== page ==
The two amber rings, a bronze bowl, an iron knife in a leather holder and bronze buckles were found in the grave of a man who belonged to the Pomeranian elite who lived between the 11th and 12th century.
Discovered in shallow ground at a prehistoric settlement used as a place of worship in Ebreichsdorf, Austria, the unique gold bowl is made of thin sheet metal consisting of approximately 90 percent gold, 5 percent silver, and 5 percent copper.
Historians are wondering how 118 coins minted during the Carolingian Empire, a Frankish dynasty who ruled over what is today much of France, Germany and Italy in the period 750–887 AD, managed to find their way to Poland, as in the 9th century it was an area inhabited by pagan Prussians.
The 2,000-year-old discovery, the first of its kind in the country, was made next to the remains of an ancient temple in the ancient city of Nea Paphos in Cyprus.
The grim discovery thought to date back to the Bronze Age was made in the village of Tuchola Żarska after local schoolchildren began digging around with a bucket and spade.
Archaeologists working at the Tunel Wielki cave in the Kraków-Częstochowa Upland in southeast Poland, say the girl with a chaffinch head in her mouth had come over with an army of invaders during the 1655 Swedish Deluge, a mid-17th century invasion and occupation of the Polish-Lithuanian Commonwealth.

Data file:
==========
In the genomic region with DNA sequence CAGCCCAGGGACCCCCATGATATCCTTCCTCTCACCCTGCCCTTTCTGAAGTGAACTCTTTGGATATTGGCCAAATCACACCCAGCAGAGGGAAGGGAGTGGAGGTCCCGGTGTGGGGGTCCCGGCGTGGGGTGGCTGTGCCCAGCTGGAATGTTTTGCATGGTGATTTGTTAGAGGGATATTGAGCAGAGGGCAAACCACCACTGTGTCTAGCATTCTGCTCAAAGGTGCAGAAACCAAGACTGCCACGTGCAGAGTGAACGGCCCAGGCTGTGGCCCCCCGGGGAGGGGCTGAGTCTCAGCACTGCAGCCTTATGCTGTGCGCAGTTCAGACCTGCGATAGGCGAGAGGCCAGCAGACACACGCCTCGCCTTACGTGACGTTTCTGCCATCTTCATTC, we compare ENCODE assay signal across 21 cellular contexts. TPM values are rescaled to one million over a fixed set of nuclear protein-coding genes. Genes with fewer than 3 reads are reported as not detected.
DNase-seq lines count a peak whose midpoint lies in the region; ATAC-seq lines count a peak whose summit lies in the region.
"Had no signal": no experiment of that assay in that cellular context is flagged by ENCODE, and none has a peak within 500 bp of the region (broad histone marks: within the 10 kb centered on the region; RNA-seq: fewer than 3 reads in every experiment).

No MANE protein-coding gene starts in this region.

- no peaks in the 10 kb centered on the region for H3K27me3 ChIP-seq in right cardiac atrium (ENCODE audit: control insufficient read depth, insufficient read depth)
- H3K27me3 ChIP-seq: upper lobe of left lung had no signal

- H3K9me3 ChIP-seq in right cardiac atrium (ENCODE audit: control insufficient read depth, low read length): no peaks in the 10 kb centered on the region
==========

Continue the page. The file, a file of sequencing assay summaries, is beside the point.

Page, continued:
Archaeologists from the University of Wrocław came across hundreds of artefacts belonging to the African variety of Homo erectus, the ancestor of humans (Homo sapiens), about 70 km east of the present-day city of Atbara.
Team leader Piotr Wroniecki said: “If the system works as expected, it could successfully revolutionise archaeology – as the introduction of radiocarbon dating did in the first half of the 20th century.”
The tombs are between 40 and 50 metres long, with the longer walls reinforced with wooden palisades, while the short eastern walls contained an entrance to a sort of tomb chapel.
The documentary describes Warsaw University archaeology professor Andrzej Niwiński’s life-long search in the Valley of King’s for the hidden tomb of 11th century BC Egyptian ruler Herhor.